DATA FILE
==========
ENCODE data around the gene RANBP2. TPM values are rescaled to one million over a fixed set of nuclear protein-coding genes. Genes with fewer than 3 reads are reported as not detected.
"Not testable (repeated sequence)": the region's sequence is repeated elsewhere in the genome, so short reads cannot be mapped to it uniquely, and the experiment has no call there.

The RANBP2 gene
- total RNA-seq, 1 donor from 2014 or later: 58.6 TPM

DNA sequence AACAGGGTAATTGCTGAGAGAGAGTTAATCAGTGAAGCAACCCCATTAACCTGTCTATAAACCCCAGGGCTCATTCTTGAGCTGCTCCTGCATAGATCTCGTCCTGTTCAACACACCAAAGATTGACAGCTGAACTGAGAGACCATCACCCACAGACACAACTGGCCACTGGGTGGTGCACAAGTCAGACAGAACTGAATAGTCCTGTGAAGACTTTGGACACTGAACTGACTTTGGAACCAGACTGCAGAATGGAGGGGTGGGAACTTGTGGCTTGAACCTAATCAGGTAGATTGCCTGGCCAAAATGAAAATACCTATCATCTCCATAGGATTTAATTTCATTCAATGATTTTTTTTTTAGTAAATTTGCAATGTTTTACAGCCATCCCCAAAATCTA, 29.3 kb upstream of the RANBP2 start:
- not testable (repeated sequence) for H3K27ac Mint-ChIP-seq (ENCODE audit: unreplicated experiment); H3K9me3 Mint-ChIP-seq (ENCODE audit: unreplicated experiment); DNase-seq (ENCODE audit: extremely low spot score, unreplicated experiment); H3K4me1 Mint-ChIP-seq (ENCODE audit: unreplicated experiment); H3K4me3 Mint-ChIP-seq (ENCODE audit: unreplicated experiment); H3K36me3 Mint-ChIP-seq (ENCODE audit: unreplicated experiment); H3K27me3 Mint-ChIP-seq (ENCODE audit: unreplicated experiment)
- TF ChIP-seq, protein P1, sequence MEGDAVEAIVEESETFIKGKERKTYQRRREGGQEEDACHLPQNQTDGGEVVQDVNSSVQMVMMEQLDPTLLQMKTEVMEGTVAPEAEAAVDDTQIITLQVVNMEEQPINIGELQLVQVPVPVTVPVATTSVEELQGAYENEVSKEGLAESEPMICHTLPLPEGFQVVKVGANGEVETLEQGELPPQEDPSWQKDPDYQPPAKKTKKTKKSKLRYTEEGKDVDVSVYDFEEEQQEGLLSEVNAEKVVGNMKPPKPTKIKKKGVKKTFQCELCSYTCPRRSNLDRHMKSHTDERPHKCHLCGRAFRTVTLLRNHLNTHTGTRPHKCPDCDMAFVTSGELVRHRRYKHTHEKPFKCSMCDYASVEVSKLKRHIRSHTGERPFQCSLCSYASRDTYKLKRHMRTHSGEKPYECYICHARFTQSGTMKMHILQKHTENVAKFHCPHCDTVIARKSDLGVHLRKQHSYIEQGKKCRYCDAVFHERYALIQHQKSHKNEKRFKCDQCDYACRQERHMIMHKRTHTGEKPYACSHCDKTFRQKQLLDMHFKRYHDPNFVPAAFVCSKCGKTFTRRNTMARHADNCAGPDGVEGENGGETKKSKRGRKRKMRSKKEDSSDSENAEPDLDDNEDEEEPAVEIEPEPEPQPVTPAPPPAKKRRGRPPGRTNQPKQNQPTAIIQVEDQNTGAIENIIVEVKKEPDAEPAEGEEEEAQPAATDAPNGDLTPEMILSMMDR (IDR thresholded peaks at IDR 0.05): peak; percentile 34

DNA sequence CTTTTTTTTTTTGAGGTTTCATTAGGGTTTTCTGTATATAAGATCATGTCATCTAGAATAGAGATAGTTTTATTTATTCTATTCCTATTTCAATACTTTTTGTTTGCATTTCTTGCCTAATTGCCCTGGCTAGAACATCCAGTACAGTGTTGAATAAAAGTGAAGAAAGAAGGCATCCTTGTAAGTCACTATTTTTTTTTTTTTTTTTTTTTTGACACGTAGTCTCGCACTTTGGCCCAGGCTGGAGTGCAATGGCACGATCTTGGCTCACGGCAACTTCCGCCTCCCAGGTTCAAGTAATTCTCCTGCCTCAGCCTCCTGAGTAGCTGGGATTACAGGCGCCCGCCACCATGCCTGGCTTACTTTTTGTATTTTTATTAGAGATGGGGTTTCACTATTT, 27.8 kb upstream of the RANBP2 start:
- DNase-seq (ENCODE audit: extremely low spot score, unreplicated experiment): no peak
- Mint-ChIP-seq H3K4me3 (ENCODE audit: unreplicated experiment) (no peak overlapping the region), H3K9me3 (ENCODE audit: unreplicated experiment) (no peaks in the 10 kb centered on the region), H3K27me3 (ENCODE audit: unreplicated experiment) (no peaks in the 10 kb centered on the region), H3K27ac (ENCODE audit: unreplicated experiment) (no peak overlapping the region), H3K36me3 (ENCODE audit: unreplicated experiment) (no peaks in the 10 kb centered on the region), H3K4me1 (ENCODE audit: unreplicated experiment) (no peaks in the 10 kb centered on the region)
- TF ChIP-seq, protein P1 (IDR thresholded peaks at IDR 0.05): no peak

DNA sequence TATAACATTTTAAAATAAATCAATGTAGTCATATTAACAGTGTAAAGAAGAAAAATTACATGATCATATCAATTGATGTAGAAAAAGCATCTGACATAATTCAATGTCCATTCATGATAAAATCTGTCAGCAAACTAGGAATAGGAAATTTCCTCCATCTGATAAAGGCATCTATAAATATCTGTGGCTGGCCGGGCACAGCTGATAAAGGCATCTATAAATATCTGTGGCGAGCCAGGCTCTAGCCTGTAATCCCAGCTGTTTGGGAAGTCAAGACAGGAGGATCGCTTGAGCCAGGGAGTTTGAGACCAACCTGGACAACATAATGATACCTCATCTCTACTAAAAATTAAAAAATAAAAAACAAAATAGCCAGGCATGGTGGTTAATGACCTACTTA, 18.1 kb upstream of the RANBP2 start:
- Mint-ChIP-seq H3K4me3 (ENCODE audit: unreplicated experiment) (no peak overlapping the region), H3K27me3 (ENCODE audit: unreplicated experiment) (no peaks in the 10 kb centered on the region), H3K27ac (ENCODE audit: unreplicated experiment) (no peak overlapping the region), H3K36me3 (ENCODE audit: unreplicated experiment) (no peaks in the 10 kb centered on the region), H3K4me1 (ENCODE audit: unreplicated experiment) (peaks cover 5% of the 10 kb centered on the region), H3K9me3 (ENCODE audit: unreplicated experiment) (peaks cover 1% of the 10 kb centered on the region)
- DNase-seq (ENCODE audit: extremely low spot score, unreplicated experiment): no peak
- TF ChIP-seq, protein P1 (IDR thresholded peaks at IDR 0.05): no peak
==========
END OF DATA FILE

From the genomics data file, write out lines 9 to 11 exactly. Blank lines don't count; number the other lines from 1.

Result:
- DNase-seq (ENCODE audit: extremely low spot score, unreplicated experiment): no peak
- Mint-ChIP-seq H3K4me3 (ENCODE audit: unreplicated experiment) (no peak overlapping the region), H3K9me3 (ENCODE audit: unreplicated experiment) (no peaks in the 10 kb centered on the region), H3K27me3 (ENCODE audit: unreplicated experiment) (no peaks in the 10 kb centered on the region), H3K27ac (ENCODE audit: unreplicated experiment) (no peak overlapping the region), H3K36me3 (ENCODE audit: unreplicated experiment) (no peaks in the 10 kb centered on the region), H3K4me1 (ENCODE audit: unreplicated experiment) (no peaks in the 10 kb centered on the region)
- TF ChIP-seq, protein P1 (IDR thresholded peaks at IDR 0.05): no peak